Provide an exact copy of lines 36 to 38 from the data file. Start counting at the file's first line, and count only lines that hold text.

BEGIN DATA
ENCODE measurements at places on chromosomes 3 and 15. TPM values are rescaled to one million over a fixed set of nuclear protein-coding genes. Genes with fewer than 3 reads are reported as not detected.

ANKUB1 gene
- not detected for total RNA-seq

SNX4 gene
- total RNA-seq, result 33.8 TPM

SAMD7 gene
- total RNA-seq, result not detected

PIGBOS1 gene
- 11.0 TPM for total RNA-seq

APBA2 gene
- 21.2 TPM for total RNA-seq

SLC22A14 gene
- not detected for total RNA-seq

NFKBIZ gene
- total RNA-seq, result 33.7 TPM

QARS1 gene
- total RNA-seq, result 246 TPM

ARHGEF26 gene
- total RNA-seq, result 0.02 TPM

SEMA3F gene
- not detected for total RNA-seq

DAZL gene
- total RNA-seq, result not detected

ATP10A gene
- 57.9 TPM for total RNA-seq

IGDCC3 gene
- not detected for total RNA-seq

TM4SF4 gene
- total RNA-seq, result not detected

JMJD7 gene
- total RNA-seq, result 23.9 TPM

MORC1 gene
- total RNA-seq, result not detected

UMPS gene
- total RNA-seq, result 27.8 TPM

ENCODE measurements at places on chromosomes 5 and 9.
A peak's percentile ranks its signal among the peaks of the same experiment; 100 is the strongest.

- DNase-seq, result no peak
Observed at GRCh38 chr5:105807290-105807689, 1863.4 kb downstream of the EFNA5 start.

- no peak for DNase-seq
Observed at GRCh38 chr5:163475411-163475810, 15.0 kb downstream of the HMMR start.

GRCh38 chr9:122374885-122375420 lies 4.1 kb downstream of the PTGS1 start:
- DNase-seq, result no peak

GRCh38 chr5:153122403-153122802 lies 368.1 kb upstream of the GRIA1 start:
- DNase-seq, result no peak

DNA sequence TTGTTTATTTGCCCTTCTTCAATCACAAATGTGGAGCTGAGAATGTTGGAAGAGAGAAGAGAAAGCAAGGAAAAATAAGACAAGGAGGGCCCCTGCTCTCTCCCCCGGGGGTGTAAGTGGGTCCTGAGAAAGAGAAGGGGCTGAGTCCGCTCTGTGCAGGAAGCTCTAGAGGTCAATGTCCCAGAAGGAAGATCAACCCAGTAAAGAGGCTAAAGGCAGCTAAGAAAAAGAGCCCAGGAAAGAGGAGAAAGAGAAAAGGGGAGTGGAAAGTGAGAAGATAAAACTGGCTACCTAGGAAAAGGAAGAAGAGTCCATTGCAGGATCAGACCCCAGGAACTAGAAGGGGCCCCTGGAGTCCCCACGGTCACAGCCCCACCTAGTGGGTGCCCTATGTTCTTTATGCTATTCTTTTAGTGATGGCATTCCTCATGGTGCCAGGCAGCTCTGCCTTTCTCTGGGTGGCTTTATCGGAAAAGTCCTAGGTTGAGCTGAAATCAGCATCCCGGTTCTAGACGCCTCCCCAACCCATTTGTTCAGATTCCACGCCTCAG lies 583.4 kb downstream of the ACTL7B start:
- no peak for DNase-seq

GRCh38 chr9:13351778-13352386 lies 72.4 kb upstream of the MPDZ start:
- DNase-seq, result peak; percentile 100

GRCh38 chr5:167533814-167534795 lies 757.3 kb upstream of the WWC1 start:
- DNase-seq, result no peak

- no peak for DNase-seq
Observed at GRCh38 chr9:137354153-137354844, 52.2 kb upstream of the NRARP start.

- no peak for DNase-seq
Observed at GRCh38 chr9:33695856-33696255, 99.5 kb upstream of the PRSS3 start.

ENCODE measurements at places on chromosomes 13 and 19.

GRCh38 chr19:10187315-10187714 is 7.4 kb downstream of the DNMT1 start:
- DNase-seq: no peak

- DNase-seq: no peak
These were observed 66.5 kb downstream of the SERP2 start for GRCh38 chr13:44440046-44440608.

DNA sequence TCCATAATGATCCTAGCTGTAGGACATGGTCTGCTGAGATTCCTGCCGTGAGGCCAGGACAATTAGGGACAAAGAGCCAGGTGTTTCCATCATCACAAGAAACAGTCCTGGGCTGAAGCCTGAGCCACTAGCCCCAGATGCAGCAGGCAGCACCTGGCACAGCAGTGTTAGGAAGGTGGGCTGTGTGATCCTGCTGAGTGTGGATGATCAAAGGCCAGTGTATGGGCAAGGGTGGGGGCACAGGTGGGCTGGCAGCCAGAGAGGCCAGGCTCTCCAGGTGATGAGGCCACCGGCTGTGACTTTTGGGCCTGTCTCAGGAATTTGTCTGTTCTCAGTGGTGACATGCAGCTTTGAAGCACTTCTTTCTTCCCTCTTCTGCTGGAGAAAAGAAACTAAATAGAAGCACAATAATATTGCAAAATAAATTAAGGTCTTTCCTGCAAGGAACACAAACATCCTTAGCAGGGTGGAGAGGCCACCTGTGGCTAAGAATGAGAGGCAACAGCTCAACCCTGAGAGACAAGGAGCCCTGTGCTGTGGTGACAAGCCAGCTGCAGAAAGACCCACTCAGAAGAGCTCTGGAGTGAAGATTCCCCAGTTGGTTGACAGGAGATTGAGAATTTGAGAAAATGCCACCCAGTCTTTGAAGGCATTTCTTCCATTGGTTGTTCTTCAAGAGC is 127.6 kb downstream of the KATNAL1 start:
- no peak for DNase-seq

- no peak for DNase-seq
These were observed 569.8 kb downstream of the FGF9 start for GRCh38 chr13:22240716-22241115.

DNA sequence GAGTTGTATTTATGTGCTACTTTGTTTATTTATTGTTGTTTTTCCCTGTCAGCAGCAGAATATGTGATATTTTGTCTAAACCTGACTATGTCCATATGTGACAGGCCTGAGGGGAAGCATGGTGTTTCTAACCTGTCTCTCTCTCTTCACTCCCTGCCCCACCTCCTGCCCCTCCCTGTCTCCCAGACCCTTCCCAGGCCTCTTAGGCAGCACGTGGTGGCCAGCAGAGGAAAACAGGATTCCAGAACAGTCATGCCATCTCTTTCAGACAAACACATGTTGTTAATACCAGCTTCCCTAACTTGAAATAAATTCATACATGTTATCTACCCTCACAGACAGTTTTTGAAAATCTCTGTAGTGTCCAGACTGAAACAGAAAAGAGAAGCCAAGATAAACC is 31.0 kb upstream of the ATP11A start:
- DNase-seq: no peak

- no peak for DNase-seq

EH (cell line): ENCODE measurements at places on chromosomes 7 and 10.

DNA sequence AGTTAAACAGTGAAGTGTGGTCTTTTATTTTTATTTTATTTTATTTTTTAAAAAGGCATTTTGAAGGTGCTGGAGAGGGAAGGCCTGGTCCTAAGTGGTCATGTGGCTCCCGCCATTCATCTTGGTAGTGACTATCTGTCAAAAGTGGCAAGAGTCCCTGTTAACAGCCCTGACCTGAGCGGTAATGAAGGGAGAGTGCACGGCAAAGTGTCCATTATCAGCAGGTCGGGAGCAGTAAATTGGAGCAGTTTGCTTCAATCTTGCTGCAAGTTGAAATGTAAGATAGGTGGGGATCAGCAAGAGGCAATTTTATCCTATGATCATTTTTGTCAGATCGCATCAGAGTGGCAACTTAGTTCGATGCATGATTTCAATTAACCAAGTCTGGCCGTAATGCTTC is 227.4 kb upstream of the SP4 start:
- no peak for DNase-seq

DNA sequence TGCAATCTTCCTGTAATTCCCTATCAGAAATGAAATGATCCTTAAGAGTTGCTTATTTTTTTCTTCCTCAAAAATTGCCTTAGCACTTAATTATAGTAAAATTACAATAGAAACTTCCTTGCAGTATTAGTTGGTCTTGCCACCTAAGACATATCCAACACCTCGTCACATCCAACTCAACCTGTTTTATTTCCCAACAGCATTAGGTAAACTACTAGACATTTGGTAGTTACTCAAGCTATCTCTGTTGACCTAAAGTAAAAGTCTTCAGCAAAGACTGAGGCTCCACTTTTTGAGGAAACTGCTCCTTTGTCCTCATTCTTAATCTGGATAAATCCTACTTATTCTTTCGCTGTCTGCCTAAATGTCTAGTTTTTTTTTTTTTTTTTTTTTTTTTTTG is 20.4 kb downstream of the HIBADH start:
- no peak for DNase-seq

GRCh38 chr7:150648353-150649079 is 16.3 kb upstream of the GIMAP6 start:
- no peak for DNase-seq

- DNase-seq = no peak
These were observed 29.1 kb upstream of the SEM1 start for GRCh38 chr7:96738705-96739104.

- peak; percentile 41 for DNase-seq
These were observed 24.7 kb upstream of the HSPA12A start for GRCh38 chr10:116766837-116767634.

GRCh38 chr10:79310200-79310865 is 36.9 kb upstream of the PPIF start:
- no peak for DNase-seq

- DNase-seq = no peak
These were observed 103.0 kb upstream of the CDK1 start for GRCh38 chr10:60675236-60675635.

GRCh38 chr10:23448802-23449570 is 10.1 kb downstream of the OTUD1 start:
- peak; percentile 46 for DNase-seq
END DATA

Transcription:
ENCODE measurements at places on chromosomes 5 and 9.
A peak's percentile ranks its signal among the peaks of the same experiment; 100 is the strongest.

- DNase-seq, result no peak